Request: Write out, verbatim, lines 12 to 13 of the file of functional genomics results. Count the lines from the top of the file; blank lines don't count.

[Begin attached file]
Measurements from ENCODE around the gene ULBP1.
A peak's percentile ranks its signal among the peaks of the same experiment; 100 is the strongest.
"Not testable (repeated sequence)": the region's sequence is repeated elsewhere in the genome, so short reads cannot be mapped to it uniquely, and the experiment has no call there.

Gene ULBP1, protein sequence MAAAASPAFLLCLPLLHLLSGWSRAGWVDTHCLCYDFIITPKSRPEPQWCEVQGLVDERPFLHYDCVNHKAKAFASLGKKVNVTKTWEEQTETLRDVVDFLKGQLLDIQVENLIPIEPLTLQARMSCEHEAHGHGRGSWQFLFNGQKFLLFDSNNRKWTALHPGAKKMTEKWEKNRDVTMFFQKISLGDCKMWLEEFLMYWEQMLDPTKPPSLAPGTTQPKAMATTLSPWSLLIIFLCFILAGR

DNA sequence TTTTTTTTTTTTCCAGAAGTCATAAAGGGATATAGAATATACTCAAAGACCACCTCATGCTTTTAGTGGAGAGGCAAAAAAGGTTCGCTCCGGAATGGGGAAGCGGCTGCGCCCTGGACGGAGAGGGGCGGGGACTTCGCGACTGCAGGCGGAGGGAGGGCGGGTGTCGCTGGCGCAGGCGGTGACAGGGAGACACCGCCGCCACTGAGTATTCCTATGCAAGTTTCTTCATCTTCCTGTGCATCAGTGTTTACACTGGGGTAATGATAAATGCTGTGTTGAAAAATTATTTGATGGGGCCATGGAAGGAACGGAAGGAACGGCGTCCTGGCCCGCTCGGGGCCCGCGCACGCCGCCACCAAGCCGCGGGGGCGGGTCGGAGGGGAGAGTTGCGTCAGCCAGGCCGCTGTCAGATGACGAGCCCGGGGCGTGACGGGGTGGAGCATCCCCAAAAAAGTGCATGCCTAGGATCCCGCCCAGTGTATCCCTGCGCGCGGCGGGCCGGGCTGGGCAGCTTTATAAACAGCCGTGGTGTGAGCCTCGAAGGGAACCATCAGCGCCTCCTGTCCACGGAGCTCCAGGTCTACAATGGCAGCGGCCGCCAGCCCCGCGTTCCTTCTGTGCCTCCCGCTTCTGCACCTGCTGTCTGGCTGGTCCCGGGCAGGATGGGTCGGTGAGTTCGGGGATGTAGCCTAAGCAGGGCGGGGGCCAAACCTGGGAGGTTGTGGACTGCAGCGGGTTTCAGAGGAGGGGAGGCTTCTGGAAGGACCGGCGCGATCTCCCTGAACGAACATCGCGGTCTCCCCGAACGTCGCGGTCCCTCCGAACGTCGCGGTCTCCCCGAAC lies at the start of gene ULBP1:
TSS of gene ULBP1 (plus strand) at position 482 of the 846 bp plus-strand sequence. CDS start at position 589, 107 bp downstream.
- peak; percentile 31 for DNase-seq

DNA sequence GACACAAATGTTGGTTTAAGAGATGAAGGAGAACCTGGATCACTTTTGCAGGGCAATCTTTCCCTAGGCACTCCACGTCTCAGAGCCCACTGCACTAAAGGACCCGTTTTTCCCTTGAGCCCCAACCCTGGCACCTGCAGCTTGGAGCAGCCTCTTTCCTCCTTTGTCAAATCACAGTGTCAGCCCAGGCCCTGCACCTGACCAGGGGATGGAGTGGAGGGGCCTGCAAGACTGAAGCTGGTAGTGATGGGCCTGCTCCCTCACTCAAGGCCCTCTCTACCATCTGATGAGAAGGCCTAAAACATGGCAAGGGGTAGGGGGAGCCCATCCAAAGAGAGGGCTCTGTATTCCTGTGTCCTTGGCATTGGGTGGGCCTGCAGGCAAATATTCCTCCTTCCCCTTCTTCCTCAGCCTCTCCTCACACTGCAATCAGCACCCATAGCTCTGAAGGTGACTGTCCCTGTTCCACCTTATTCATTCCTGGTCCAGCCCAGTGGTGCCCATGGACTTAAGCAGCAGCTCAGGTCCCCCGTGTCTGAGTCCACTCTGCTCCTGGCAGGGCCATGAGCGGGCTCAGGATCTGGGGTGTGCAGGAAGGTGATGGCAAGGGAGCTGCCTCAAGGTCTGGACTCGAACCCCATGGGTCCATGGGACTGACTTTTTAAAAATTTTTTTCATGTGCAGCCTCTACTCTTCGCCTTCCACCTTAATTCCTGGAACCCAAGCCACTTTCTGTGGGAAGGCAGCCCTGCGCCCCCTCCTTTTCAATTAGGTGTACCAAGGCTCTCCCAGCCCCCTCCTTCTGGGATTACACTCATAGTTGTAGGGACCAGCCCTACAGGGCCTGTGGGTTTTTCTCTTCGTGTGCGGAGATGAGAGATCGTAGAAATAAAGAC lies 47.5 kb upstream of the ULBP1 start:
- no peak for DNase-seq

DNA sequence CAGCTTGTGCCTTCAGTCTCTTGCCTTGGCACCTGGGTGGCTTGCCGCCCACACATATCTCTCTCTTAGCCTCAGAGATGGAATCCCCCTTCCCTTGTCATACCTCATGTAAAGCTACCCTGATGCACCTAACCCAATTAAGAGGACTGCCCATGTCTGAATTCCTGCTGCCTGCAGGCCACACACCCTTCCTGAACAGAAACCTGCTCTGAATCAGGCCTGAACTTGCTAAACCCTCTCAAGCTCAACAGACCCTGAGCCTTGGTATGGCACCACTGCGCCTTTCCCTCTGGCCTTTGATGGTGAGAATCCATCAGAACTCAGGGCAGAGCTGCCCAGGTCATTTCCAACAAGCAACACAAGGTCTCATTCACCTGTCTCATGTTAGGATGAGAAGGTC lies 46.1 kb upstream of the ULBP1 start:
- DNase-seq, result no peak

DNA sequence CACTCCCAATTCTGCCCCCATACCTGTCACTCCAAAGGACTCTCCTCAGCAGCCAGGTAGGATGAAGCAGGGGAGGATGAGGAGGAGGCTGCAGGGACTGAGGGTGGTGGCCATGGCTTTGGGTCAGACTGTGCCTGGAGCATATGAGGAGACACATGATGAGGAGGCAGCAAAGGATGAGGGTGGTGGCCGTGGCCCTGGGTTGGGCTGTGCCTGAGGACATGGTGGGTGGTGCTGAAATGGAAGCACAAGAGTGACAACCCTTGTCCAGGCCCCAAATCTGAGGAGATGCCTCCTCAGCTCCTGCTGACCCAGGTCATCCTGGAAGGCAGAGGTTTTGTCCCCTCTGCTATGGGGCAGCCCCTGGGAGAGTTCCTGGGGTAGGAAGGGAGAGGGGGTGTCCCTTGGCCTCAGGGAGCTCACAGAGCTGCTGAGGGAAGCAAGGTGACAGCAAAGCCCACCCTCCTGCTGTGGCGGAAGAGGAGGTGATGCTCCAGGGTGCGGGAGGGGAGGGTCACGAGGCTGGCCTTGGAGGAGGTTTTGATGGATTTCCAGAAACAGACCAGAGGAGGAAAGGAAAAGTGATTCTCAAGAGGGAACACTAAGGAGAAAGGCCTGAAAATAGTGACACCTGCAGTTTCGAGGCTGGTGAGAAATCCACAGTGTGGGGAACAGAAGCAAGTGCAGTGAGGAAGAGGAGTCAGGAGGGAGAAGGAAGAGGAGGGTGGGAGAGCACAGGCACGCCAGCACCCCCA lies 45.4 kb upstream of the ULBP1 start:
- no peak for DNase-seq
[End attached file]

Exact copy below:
DNA sequence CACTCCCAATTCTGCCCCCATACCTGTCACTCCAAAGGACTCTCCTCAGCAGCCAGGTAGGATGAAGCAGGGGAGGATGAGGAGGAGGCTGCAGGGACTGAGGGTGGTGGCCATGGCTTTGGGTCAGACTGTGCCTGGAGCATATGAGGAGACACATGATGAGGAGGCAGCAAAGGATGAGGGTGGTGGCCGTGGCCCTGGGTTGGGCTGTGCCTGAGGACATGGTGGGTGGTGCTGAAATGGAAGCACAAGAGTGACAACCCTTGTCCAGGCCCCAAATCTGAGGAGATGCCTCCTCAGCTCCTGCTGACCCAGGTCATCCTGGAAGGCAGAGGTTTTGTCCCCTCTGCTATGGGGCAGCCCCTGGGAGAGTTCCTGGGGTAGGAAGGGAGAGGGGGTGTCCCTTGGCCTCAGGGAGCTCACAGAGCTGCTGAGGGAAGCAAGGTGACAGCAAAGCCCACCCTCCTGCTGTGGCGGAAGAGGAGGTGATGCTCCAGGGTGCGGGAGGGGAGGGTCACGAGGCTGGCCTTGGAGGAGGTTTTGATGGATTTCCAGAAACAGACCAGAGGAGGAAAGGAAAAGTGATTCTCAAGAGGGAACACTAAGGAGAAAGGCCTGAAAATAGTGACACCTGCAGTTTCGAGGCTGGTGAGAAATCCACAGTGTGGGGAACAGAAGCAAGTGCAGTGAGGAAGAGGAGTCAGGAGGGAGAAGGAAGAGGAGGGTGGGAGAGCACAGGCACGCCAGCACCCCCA lies 45.4 kb upstream of the ULBP1 start:
- no peak for DNase-seq